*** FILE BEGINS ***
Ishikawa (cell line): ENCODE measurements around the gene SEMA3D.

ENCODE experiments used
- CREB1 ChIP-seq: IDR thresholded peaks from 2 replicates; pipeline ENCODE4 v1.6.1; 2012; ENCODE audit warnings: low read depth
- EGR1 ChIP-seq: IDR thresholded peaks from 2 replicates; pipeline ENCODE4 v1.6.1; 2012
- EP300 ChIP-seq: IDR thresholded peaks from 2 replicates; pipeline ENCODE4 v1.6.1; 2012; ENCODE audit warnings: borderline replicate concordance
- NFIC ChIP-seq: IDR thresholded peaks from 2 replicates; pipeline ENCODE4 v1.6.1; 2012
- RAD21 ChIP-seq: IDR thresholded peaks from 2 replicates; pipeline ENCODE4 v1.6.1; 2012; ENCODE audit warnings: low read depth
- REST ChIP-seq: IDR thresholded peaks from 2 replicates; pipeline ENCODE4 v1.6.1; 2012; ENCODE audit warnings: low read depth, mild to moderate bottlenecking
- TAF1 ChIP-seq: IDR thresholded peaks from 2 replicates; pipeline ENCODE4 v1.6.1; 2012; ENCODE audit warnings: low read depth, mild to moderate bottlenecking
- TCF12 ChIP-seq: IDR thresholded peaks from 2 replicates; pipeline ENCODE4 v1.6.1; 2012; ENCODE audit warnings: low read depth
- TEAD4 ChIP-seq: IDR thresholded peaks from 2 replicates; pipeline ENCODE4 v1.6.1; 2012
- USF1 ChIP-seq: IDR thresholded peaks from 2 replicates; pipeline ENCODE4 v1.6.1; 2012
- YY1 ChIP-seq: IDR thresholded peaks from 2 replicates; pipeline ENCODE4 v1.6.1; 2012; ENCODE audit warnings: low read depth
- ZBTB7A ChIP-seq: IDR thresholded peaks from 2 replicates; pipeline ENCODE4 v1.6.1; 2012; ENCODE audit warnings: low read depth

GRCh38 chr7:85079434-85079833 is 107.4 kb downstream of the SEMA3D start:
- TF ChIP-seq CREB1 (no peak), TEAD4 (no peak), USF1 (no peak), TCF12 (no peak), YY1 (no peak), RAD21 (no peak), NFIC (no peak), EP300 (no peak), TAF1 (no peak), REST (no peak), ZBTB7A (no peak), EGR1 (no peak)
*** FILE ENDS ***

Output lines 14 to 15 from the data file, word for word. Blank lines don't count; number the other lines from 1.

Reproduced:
- ZBTB7A ChIP-seq: IDR thresholded peaks from 2 replicates; pipeline ENCODE4 v1.6.1; 2012; ENCODE audit warnings: low read depth

GRCh38 chr7:85079434-85079833 is 107.4 kb downstream of the SEMA3D start: